AWS Fargate and HIPAA Compliant Containers

Posted: January 01, 2017

The third day of AWS re:Invent was kicked off this morning with Andy Jassy, CEO of Amazon Web Services, announcing a slew of new AWS services. One such service that has us excited is Fargate.

As Randall Hunt put it in a company blog post announcing the new service:

AWS Fargate is an easy way to deploy your containers on AWS. To put it simply, Fargate is like EC2 but instead of giving you a virtual machine you get a container. It’s a technology that allows you to use containers as a fundamental compute primitive without having to manage the underlying instances."

We've seen an incredible increase in container adoption over the last couple of years. Datica has been a huge proponent of containerization technology since our founding. We use Docker in production on a daily basis to deliver HIPAA compliant environments to thousands of users. We even built our own orchestration layer in 2014, one year before Kubernetes 1.0 was released. To say we're bought into the concept of containers would be a massive understatement.

It's because of our long history of containerization support that we're excited about AWS Fargate. However, that excitement isn't without reservation. As is the case with most new technology, compliance and security pose great barriers to adoption. We're deeply aware of these barriers at Datica. The Datica Platform was designed to address the complexities of compliance and security specific to the healthcare industry. The fact is, understanding compliance is difficult enough. That difficulty is exasperated exponentially when it comes time to not only implement that understanding through policy, but prove compliance beyond a reasonable doubt to auditors.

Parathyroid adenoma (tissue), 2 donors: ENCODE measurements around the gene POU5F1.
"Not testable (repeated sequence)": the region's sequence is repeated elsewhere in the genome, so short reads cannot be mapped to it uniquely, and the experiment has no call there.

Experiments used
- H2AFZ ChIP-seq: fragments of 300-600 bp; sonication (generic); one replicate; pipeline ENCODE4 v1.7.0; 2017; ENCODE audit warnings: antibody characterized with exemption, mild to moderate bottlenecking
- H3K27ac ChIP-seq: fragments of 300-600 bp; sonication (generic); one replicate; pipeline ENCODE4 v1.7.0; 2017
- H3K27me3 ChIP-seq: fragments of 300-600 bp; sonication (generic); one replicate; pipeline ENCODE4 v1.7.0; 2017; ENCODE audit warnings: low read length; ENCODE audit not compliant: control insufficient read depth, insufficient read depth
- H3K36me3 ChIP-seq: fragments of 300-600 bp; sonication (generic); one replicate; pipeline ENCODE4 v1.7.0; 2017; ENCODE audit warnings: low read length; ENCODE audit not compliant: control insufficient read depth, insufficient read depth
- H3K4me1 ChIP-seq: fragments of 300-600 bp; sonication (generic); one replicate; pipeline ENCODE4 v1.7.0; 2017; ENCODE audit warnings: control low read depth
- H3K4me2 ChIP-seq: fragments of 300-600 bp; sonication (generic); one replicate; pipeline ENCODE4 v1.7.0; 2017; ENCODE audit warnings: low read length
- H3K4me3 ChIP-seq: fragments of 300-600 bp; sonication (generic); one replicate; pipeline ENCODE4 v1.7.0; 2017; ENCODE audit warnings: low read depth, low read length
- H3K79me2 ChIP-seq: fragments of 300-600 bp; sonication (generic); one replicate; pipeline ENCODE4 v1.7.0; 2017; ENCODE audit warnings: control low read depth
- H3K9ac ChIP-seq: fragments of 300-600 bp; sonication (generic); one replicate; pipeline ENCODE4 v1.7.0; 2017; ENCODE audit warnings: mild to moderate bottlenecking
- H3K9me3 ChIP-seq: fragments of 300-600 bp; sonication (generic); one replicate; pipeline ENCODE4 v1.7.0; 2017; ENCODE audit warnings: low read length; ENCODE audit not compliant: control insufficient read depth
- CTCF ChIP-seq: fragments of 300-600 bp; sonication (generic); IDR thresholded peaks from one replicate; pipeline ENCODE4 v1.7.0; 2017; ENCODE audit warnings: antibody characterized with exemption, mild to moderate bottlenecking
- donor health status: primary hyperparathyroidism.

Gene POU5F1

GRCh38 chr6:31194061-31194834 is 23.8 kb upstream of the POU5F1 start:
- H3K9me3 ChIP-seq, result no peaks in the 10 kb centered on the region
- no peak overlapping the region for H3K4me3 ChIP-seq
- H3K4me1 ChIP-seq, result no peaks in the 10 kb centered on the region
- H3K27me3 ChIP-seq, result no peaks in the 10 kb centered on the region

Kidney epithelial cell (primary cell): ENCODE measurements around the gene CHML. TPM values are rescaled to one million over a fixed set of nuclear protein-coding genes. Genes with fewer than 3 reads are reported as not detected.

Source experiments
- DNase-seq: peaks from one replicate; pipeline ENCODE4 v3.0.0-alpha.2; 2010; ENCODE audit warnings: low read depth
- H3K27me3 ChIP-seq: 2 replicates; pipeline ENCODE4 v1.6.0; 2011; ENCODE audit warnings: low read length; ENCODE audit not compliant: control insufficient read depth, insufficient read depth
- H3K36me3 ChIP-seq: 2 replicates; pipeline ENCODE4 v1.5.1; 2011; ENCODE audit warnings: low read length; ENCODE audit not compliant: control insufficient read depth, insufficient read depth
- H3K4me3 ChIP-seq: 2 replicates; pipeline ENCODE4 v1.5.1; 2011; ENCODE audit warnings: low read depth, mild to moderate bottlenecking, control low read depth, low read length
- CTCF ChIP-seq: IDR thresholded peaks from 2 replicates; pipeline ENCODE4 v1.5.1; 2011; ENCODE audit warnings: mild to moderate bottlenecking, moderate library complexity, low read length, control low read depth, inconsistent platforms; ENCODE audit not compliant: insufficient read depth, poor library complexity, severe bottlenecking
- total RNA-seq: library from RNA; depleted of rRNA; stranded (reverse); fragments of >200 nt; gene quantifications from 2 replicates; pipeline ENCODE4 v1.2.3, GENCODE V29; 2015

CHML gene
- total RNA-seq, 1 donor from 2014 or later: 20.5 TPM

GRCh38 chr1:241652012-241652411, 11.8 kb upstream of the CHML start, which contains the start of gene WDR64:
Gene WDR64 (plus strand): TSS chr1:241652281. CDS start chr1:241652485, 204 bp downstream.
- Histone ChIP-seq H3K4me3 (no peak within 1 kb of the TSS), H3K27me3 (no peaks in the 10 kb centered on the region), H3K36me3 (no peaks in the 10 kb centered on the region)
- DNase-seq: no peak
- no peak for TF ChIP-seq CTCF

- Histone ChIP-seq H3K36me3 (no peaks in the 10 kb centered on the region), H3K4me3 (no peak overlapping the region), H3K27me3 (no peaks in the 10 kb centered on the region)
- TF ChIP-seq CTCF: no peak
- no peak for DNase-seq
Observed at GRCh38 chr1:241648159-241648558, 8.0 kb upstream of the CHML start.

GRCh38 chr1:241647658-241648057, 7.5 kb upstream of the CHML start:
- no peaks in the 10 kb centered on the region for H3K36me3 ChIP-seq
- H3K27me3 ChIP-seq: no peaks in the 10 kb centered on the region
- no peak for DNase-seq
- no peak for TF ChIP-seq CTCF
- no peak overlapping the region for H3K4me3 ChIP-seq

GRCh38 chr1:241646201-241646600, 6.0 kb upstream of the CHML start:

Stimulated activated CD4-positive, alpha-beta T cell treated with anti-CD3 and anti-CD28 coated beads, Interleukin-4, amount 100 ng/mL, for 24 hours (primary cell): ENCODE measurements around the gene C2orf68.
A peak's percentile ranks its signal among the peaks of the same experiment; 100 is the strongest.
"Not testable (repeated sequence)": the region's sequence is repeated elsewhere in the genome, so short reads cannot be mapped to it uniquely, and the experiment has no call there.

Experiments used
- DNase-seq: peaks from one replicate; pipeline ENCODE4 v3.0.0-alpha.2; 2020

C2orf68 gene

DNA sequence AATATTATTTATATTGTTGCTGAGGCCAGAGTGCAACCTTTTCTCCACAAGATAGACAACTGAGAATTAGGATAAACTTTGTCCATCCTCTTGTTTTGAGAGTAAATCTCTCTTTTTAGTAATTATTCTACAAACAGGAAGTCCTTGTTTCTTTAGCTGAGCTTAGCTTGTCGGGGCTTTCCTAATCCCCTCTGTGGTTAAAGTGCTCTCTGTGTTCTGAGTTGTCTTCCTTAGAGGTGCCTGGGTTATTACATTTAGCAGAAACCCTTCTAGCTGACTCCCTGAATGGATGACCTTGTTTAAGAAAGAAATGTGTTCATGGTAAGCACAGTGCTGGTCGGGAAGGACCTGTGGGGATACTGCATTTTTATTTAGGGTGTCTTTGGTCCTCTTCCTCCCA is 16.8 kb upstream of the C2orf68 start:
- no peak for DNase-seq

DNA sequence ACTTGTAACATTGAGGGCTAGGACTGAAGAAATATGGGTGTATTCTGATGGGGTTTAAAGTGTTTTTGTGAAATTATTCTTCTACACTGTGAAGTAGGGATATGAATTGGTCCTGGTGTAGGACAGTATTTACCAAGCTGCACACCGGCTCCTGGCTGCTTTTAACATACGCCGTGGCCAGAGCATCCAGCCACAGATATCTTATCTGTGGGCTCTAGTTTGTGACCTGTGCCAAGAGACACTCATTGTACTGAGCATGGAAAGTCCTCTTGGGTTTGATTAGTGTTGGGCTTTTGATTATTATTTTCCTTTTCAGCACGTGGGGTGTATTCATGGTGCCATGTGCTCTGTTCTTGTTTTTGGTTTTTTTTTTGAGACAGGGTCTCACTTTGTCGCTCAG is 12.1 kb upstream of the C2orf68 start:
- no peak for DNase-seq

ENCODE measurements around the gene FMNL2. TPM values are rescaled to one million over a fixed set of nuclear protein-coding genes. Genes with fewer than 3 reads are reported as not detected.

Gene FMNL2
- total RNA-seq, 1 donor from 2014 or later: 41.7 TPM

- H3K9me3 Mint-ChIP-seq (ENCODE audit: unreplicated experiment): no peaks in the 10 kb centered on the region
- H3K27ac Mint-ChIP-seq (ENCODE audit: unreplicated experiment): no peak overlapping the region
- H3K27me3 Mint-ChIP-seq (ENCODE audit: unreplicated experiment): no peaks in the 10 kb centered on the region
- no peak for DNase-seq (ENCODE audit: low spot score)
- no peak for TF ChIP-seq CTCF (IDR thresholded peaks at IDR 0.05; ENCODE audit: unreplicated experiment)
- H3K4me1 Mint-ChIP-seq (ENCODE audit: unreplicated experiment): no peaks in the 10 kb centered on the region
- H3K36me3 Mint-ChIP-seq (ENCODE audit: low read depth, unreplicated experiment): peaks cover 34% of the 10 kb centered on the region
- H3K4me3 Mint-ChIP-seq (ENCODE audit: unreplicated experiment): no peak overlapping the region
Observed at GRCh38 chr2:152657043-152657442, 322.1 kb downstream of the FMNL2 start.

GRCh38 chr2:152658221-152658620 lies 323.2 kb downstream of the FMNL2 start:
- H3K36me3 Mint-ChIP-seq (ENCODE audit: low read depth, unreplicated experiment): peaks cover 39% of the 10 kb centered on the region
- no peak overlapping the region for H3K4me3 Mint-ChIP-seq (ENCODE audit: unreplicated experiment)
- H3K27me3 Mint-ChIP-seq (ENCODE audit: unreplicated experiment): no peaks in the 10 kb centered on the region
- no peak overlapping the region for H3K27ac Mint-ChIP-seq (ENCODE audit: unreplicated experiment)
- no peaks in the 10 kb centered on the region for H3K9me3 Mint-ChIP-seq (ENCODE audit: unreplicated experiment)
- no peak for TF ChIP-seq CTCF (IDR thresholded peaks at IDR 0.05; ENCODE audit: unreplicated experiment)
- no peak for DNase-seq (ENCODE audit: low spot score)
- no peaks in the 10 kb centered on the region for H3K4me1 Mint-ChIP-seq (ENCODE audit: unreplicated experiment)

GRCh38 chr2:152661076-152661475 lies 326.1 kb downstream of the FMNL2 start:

Our primary reservation with Fargate is that it currently is not eligible for HIPAA compliance. Because we sign a BAA with both AWS and our customers, we cannot guarantee full-stack compliance against a service that is not scoped within the BAA that we sign with AWS. This means our customers in the healthcare industry cannot take advantage of such a service.

Luckily, we've been working on a Docker-based deployment feature for the better part of the last quarter. By working directly with our customers on improving our deployment process, we're approaching a limited release of Datica BYOD (bring your own docker). BYOD will give users the ability to deploy docker containers directly on the platform. No longer will deployments be restricted to the git push model. In the future—once it becomes HIPAA eligible—we plan to take complete advantage of AWS Fargate. Until then, we're confident BYOD will provide an excellent deployment experience for our customers.